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Bachelor Degrees T - Z

Humanities Major Degree Facts

March 9th, 2015

A lot of people make jokes about taking humanities as a major because it has “no skill’ and “no value for money.” Degrees in science and mathematics are respected in societies that have been gripped by the economic downturn. Literature, languages, writing, and other courses that make up the bulk of a humanities degree are not really seen by many in a political or economic context that can yield significant returns or benefits to the degree holder.

But in the defense of humanities degree holders, they are excellent writers and great communicators. Those skills can, in fact, easily be transferable to a plethora of possibilities, employment-wise.

Specializations, quantitative brainteasers, and General Point Averages (GPAs) are becoming increasingly insignificant as the sole basis for employment with companies such as Google and IBM. Instead, emotional intelligence, adaptability, and persistence are characteristics which are being sought out by companies because of the motivation these eventually bring out in employees and which subsequently increase productivity.

A degree in humanities is a good option for the student who may have struggled with math or anything technical in his/her secondary education. This is because most things which are admittedly hardest to outsource or computerize are the skills that have to do with human interaction such as reacting to situations, sociability, writing, empathy, and analyzing; skills that don’t develop from proficiency in science or math.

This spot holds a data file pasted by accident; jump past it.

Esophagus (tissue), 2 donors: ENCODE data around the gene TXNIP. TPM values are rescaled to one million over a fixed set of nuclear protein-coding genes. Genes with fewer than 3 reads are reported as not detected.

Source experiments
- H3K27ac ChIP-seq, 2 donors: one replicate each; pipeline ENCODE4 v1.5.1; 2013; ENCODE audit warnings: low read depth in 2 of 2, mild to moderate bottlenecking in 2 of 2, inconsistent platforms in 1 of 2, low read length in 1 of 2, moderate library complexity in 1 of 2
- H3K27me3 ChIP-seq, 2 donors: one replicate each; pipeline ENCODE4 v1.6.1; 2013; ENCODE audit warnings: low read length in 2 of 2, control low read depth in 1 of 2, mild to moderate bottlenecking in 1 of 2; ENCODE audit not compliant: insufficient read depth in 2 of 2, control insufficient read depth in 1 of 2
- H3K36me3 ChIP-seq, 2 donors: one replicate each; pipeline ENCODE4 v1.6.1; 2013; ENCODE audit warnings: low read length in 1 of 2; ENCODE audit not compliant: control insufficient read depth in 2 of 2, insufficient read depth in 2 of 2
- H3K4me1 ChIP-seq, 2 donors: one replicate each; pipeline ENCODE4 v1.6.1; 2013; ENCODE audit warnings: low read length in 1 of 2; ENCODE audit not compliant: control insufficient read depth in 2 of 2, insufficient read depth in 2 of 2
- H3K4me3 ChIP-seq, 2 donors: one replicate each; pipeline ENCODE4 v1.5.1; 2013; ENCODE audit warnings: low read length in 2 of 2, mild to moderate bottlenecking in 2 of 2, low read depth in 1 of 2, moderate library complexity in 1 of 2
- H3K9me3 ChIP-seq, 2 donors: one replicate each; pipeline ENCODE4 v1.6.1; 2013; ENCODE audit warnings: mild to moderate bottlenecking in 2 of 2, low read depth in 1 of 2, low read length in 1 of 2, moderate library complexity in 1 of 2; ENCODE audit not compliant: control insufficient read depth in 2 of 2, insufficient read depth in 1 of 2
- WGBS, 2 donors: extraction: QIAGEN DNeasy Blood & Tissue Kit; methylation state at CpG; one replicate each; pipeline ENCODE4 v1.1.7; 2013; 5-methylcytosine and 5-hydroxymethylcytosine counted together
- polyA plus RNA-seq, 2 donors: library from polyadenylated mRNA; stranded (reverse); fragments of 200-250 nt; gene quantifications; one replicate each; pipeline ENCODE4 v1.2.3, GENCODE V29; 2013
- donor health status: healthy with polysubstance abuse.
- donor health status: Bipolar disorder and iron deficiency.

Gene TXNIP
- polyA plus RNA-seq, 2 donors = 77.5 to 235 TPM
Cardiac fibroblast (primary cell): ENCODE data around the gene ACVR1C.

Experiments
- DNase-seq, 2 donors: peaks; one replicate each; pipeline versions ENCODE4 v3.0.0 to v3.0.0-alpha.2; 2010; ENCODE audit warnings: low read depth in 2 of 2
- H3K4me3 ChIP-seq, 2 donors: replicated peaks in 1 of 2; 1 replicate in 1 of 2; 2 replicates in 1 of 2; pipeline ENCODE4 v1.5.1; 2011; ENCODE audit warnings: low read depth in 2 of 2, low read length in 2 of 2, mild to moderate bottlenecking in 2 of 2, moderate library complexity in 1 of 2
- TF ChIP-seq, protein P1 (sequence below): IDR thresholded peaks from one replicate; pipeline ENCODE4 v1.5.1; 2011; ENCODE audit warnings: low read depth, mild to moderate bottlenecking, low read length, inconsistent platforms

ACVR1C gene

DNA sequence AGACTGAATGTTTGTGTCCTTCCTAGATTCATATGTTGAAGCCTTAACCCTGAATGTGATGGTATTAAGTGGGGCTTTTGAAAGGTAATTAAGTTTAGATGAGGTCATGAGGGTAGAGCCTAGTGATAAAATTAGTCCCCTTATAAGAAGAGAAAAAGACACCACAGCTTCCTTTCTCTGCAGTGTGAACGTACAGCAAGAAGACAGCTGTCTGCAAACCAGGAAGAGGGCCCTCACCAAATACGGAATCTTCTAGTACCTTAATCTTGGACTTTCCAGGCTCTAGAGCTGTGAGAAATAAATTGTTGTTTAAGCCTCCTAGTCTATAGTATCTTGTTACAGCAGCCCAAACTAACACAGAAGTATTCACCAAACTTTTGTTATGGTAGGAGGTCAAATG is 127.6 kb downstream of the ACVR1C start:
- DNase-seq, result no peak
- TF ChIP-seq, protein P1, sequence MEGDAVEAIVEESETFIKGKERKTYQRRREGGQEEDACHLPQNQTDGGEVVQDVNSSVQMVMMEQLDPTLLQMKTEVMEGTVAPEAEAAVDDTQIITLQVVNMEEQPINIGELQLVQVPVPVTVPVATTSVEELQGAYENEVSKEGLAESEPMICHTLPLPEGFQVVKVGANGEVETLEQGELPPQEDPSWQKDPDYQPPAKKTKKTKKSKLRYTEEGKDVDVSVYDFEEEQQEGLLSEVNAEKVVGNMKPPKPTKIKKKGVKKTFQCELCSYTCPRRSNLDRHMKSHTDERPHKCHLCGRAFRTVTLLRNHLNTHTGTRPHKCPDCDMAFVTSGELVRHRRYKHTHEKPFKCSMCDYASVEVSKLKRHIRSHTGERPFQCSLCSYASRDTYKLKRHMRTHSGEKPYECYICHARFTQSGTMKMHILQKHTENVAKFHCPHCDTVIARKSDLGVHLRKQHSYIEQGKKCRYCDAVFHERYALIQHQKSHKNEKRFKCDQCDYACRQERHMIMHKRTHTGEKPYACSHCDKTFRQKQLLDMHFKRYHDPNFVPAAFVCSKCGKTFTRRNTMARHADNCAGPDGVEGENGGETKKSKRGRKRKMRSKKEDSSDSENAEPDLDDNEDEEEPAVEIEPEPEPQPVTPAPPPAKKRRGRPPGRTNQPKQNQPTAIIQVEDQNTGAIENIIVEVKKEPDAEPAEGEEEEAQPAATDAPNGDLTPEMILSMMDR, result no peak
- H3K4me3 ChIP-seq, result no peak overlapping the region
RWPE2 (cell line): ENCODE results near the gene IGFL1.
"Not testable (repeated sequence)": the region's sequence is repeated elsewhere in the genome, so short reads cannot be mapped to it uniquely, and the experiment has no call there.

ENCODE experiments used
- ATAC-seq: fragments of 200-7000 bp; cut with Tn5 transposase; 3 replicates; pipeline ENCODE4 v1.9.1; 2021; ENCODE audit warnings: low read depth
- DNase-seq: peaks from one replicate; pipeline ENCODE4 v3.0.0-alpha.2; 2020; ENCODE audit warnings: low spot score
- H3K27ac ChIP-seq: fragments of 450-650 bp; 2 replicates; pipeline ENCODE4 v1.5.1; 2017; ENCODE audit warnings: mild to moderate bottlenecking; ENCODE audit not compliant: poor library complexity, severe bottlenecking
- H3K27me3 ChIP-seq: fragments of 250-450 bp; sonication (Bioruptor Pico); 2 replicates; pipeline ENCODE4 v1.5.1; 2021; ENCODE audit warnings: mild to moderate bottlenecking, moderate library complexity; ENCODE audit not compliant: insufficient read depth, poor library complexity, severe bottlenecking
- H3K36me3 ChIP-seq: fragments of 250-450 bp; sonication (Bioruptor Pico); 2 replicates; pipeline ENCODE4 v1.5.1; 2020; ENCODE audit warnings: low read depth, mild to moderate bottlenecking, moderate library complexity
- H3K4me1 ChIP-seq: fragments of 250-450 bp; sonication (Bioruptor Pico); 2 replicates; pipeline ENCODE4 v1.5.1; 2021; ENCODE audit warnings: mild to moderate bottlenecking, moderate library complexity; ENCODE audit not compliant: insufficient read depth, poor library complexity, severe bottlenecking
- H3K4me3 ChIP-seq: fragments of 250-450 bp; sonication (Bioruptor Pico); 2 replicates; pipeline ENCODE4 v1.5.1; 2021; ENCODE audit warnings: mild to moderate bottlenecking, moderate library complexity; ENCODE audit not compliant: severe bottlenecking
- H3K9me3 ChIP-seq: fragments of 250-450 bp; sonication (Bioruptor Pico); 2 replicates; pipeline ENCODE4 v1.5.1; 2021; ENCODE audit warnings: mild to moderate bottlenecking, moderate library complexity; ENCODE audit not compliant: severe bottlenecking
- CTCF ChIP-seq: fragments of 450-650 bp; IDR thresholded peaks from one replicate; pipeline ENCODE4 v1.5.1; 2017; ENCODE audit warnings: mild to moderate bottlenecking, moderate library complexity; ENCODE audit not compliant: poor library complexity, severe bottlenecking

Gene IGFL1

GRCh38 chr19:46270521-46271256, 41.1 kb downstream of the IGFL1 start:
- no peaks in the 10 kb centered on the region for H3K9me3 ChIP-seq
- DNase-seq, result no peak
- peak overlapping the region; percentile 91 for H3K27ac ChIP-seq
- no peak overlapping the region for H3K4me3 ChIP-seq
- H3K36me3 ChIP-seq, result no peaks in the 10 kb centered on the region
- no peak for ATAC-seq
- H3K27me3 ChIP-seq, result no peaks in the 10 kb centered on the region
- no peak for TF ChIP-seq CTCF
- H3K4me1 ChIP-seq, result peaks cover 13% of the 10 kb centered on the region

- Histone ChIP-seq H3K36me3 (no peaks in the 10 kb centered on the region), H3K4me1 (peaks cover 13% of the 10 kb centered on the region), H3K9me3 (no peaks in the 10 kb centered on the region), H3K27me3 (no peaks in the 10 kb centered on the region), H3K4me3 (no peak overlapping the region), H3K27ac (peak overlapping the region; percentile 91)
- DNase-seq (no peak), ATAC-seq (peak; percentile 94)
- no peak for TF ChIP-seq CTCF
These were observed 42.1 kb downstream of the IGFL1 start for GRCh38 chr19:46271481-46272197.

Possible Careers for Humanities Degree Holders

A humanities degree helps develop and strengthen the student’s ability to write, analyze, reason, and communicate. These skills will endure even when the individual switches occupations, learns some other task or train for proficiency in a field that is just developing. These skills are all taught in humanities programs and may prove to be better than excellence in science, technology, engineering, and math (STEM).

Humanities graduates are well-trained to become professors, instructors, and teachers. Their communication skills are superior, making them effective advertising and marketing agents. Because they have been trained to write well, humanities graduates make successful technical writers, editors, foreign correspondents, journalists, copywriters, and web content aggregators.

Humanities graduates can have careers that require not only strong writing skills but interpersonal skills as well such as public relations, tourism, event organizing, museum curating, translation, nonprofit management, interpreting, social work, education administration, grant proposal writing, and advocacy. Humanities graduates make good lawyers, law enforcement personnel, historians, lobbyists, and librarians.

Top Schools for a Humanities Degree

In the U.S., the top schools that offer the best humanities degree programs include (in no particular order) Harvard University, the University of California-Los Angeles (UCLA), Brown University, Rutgers, the University of California-Berkeley, Yale University, the University of Chicago, Columbia University, the University of Notre Dame, New York University, the University of North Carolina-Chapel Hill, and Georgetown University.

Overseas, the educational institutions that have the best humanities degree courses include (again, in no particular order) the University of Oxford (UK), University of Toronto (Canada), Kings College London (UK), Australian National University, the Ghent University (Belgium), University of Edinburgh (Scotland), Ludwig Maximilian University Munich (Germany), Sapienza University-Rome (Italy), and Aarhus University (Denmark).

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